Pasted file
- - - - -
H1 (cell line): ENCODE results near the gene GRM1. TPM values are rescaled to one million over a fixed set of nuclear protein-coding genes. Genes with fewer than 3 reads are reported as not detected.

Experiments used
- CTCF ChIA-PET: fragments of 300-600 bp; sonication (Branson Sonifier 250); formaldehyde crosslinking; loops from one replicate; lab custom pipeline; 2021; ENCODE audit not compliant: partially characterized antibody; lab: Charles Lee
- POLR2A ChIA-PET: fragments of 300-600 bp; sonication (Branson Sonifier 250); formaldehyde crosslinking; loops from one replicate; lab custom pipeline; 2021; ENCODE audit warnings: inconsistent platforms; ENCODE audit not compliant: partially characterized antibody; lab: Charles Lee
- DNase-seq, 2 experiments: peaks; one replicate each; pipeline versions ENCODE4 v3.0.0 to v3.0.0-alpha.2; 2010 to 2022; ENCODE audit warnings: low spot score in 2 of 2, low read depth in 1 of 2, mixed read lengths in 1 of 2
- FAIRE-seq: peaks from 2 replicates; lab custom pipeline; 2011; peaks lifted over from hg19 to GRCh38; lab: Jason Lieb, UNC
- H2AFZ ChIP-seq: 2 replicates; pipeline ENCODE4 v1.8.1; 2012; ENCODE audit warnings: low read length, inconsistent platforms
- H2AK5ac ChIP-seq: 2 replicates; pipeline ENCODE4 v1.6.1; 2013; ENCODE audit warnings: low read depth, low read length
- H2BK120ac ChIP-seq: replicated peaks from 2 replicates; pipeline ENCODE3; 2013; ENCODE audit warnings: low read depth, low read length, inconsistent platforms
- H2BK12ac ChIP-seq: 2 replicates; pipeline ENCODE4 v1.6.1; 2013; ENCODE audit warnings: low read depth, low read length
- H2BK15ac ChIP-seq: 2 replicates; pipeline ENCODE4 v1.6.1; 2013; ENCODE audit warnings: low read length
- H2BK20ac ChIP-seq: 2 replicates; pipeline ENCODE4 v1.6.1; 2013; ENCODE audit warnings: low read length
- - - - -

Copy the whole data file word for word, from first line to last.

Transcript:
H1 (cell line): ENCODE results near the gene GRM1. TPM values are rescaled to one million over a fixed set of nuclear protein-coding genes. Genes with fewer than 3 reads are reported as not detected.

Experiments used
- CTCF ChIA-PET: fragments of 300-600 bp; sonication (Branson Sonifier 250); formaldehyde crosslinking; loops from one replicate; lab custom pipeline; 2021; ENCODE audit not compliant: partially characterized antibody; lab: Charles Lee
- POLR2A ChIA-PET: fragments of 300-600 bp; sonication (Branson Sonifier 250); formaldehyde crosslinking; loops from one replicate; lab custom pipeline; 2021; ENCODE audit warnings: inconsistent platforms; ENCODE audit not compliant: partially characterized antibody; lab: Charles Lee
- DNase-seq, 2 experiments: peaks; one replicate each; pipeline versions ENCODE4 v3.0.0 to v3.0.0-alpha.2; 2010 to 2022; ENCODE audit warnings: low spot score in 2 of 2, low read depth in 1 of 2, mixed read lengths in 1 of 2
- FAIRE-seq: peaks from 2 replicates; lab custom pipeline; 2011; peaks lifted over from hg19 to GRCh38; lab: Jason Lieb, UNC
- H2AFZ ChIP-seq: 2 replicates; pipeline ENCODE4 v1.8.1; 2012; ENCODE audit warnings: low read length, inconsistent platforms
- H2AK5ac ChIP-seq: 2 replicates; pipeline ENCODE4 v1.6.1; 2013; ENCODE audit warnings: low read depth, low read length
- H2BK120ac ChIP-seq: replicated peaks from 2 replicates; pipeline ENCODE3; 2013; ENCODE audit warnings: low read depth, low read length, inconsistent platforms
- H2BK12ac ChIP-seq: 2 replicates; pipeline ENCODE4 v1.6.1; 2013; ENCODE audit warnings: low read depth, low read length
- H2BK15ac ChIP-seq: 2 replicates; pipeline ENCODE4 v1.6.1; 2013; ENCODE audit warnings: low read length
- H2BK20ac ChIP-seq: 2 replicates; pipeline ENCODE4 v1.6.1; 2013; ENCODE audit warnings: low read length